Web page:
OP/ED: BC's Explanations for Harmful Changes to Grizzly Bear Management Misleading
The Valhalla Wilderness Society (VWS) says the BC government is not being up front with the public about a major intended change to grizzly bear management. The proposed change is revealed in a draft Grizzly Bear Stewardship Framework that is currently under public review. Over fifty-five environmental groups and conservationists have signed an open letter to government severely criticising the Framework.
“The government is saying that the Stewardship Framework is just an ordinary management plan, but that is not true,” says Craig Pettitt, Chair of the Valhalla Wilderness Society. “It is a package of information about grizzly bears intended for use by local and regional wildlife advisory committees that the government is setting up to create and recommend their own separate grizzly bear management plans. No information about the terms of reference, location and members of these committees has been released.”
Under the Stewardship Framework, hunting, industrial and political interests would be on the committees. Reopening the ban on grizzly bear trophy hunting will be on the table for these committees to decide, and environmental groups on the committees would almost certainly be outvoted. The Stewardship Framework contains no conservation objectives specifically for grizzly bears, a species at risk.
MOF says that the committees are needed because First Nations have different ideas about how to manage the bears. “One size doesn’t fit all”, the Stewardship report says.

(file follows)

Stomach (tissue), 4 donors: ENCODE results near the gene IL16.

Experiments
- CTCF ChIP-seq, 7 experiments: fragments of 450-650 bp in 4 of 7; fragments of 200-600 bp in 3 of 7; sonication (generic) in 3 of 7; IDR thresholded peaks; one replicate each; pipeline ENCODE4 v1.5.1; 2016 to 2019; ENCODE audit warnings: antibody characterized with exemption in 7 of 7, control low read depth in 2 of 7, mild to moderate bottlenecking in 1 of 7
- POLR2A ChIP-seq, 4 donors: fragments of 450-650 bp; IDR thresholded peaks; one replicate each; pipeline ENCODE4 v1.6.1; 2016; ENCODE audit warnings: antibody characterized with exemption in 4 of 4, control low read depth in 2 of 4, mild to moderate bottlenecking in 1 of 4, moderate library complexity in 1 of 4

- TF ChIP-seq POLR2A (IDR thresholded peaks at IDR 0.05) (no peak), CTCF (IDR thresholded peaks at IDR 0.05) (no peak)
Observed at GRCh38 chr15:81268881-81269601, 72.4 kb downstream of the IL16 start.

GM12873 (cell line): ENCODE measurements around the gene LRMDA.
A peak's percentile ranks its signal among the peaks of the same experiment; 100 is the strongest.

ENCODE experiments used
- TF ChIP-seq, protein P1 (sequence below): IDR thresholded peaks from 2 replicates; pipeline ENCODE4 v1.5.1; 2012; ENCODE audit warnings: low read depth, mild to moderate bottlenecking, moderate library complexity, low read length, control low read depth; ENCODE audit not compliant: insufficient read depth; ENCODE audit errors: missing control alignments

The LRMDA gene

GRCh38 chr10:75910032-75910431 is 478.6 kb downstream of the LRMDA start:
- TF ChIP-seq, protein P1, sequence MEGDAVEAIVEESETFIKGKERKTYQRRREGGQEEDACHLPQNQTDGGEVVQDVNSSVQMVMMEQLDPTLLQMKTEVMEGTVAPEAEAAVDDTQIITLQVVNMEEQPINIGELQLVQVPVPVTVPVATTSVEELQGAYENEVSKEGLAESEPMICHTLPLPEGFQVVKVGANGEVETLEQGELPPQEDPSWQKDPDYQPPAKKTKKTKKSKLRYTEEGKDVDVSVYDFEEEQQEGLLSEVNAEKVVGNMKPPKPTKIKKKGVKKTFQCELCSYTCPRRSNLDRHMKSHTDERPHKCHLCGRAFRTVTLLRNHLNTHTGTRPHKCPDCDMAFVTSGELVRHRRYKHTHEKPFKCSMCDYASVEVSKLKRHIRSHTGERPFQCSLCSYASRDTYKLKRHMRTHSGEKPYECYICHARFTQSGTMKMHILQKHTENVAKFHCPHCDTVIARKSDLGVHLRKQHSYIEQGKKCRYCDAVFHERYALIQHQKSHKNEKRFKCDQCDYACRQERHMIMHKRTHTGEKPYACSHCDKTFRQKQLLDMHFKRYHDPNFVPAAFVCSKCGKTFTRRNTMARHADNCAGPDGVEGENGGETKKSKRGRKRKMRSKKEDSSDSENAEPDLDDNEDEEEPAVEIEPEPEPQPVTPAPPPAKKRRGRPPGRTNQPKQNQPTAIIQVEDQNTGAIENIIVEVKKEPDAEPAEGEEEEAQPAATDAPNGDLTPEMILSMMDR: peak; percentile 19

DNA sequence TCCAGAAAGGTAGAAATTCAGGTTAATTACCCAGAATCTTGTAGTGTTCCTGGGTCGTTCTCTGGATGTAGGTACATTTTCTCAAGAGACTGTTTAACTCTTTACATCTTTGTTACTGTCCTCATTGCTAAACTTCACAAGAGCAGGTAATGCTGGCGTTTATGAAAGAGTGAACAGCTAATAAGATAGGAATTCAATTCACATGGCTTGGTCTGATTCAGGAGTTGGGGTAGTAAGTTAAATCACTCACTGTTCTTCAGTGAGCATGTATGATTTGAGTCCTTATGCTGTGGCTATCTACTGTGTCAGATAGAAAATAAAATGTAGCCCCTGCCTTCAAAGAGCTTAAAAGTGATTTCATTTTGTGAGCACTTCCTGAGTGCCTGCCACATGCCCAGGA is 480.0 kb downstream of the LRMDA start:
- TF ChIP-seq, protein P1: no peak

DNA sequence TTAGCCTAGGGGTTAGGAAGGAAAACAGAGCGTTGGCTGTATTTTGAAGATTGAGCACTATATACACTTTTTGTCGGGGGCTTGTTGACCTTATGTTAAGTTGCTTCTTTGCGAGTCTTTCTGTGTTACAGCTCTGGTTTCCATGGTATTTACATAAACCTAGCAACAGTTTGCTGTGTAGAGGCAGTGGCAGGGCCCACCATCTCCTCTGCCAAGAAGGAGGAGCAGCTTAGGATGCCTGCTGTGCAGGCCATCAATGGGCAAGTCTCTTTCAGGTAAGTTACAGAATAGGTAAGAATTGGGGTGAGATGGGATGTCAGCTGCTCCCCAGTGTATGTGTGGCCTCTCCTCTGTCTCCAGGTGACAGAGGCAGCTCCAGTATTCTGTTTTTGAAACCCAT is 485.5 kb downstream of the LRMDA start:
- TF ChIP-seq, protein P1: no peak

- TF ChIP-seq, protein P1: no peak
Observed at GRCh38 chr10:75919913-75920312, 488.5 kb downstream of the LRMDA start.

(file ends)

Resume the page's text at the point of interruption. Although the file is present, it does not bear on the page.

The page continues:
“Grizzly bear populations certainly have differences, but that is no excuse why they should be subjected to the wishes of a bunch of different committees.” says bear biologist Wayne McCrory, a director of VWS. “The province already has a system for taking into account the regional differences of grizzly bear populations. However, grizzly bears all share common needs, so they need a central, unified management plan. Under the Species at Risk Act they should have had one three years ago, but the province has been derelict in providing it.”
“The three most important things grizzly bears need right now are much more habitat protection, better control of people’s garbage and other attractants, and resource road closures in areas of abundant grizzly bear foods,” says McCrory. “The draft Grizzly Bear Stewardship Framework does not commit to any of this.”
“The chief difference between current grizzly bear management and the draft Stewardship Framework is that now management recommendations are made by professional biologists hired by the government to serve the broad public interest and exercise professional ethics. In contrast, the local and regional committees proposed by the government would open the door to heavy influence by private interests concerned only with their own profits, whether from guide-outfitting grizzly bear trophy hunters or logging and roading grizzly habitat.”
“The government admits that it has already consulted with 85 Indigenous governments and groups, and has set up a provincial level Ministers’ Wildlife Advisory Council,” says Pettitt. “Why isn’t that enough? Instead we’re seeing a set-up to overturn the ban on the licensed grizzly bear hunt through numerous local committees.”
It’s true that some First Nations want to do guide-outfitting for grizzly bear trophy hunters, while others oppose killing the bears. But First Nations already have the Constitutional right to hunt grizzlies for food and ceremonial purposes, and they don’t even have to keep a record of how many they kill. Opening the hunt for monetized killing of grizzly bears is a step too far for an at-risk species.